Management of charitable institutions in medieval canon law At the beginning of the 14th Century, the Council of Vienne promoted the reform of the Church, also taking into account the economical management of loca pia. Rectors of these institutions neglected to recover the assets and rights from those who had seized them, they allowed buildings to fall to ruin, and so they prevented the practice of their primary function, that is to say, give shelter to the needy and nurse the sick. The income was employed for personal use, instead of charitable purposes, to which the faithful would much rather have destined them. The decretal Quia contingit (Clem. 3.11.2) renewed the prescription of the duty of diligent administration for rectors and of supervision for bishops, recalling ancient principles dating back to the Popes Gelasius and Gregory I, as well as classical Roman Law, which the Church had formulated for transparent management rationality. The analysis of canonical doctrine concerning this decretal shows that the impoverishment of loca pia was classified, not only as fraudulent management and economical damage to the estate of the Church, comparable to the damage caused to the estate of the pupil by his tutor, but also and above all as a violation of causa finalis of loca pia due to misappropriation of the assets from the original purpose.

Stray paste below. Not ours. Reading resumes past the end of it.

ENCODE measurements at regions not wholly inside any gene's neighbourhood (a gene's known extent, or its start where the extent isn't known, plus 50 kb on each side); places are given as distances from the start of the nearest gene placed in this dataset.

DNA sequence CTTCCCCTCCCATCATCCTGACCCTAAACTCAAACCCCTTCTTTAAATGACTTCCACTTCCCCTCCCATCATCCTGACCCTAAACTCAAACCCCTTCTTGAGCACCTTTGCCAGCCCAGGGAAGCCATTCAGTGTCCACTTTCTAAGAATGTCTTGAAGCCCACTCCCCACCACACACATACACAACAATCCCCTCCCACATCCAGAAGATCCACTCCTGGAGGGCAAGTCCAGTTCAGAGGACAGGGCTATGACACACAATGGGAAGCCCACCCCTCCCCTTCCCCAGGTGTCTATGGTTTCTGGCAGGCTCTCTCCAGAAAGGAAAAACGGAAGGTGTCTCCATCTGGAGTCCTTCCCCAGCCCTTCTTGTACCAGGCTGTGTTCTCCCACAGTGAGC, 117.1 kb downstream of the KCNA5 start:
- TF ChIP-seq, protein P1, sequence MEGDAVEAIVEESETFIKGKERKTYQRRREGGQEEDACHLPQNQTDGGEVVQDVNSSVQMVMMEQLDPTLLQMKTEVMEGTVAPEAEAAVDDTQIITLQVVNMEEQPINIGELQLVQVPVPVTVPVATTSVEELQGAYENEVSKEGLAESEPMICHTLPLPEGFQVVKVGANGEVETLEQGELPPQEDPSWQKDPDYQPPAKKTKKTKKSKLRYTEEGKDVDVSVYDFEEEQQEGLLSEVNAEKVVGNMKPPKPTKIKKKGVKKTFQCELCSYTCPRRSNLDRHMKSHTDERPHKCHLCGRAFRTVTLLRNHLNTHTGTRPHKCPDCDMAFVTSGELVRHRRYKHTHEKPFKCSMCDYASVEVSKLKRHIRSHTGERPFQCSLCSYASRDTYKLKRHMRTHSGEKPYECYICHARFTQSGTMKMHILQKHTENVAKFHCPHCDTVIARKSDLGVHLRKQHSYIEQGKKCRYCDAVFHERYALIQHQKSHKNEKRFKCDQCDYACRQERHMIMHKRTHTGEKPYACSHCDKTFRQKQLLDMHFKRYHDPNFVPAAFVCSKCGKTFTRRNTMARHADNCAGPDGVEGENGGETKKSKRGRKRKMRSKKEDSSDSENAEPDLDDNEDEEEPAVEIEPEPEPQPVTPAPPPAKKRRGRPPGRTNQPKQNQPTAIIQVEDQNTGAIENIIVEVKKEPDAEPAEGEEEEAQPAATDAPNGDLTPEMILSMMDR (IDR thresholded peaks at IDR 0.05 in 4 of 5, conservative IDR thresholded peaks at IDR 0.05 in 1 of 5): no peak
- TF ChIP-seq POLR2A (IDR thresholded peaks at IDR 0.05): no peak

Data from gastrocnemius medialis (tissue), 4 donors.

DI PAOLO, S. (2016). La gestione economica degli enti di beneficenza e assistenza nel diritto canonico medievale: la illecita distrazione dei lasciti pii. In F.R. David von Mayenburg (a cura di), Der Einfluß der Kanonistik auf die europäische Rechtskultur V – Wirtschaftsrecht, (Herborn 26-29 März 2015) (pp. 117-143). Koeln Weimar Wien : Boehlau.